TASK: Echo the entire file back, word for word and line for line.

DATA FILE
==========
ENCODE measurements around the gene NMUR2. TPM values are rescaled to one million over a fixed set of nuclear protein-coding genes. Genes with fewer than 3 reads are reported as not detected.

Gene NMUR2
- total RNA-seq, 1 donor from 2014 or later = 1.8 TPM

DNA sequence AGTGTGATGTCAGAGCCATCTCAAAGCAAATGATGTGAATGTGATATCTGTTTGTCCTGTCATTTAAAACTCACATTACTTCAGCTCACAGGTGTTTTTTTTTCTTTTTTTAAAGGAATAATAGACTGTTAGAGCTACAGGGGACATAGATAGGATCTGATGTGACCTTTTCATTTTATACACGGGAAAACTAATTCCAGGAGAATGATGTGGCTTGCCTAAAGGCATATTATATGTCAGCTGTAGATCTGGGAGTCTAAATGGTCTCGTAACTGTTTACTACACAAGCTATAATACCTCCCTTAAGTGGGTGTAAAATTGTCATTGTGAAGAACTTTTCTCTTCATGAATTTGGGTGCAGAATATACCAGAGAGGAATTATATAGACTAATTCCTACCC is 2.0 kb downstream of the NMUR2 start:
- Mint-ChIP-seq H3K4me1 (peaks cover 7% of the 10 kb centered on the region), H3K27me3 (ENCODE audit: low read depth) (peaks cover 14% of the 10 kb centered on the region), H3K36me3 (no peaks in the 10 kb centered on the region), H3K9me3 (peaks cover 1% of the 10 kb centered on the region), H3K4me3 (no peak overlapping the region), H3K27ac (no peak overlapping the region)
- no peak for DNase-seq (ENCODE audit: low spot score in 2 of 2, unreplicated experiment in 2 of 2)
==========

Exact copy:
ENCODE measurements around the gene NMUR2. TPM values are rescaled to one million over a fixed set of nuclear protein-coding genes. Genes with fewer than 3 reads are reported as not detected.

Gene NMUR2
- total RNA-seq, 1 donor from 2014 or later = 1.8 TPM

DNA sequence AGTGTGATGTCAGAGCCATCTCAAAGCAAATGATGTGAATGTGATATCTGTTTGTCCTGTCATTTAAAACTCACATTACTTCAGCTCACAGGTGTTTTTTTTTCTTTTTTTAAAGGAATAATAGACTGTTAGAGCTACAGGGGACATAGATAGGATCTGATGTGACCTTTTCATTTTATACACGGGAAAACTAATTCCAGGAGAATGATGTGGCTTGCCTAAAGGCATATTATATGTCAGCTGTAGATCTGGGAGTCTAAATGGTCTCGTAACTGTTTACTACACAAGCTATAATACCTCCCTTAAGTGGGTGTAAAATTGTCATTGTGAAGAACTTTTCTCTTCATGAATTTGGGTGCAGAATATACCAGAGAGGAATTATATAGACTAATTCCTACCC is 2.0 kb downstream of the NMUR2 start:
- Mint-ChIP-seq H3K4me1 (peaks cover 7% of the 10 kb centered on the region), H3K27me3 (ENCODE audit: low read depth) (peaks cover 14% of the 10 kb centered on the region), H3K36me3 (no peaks in the 10 kb centered on the region), H3K9me3 (peaks cover 1% of the 10 kb centered on the region), H3K4me3 (no peak overlapping the region), H3K27ac (no peak overlapping the region)
- no peak for DNase-seq (ENCODE audit: low spot score in 2 of 2, unreplicated experiment in 2 of 2)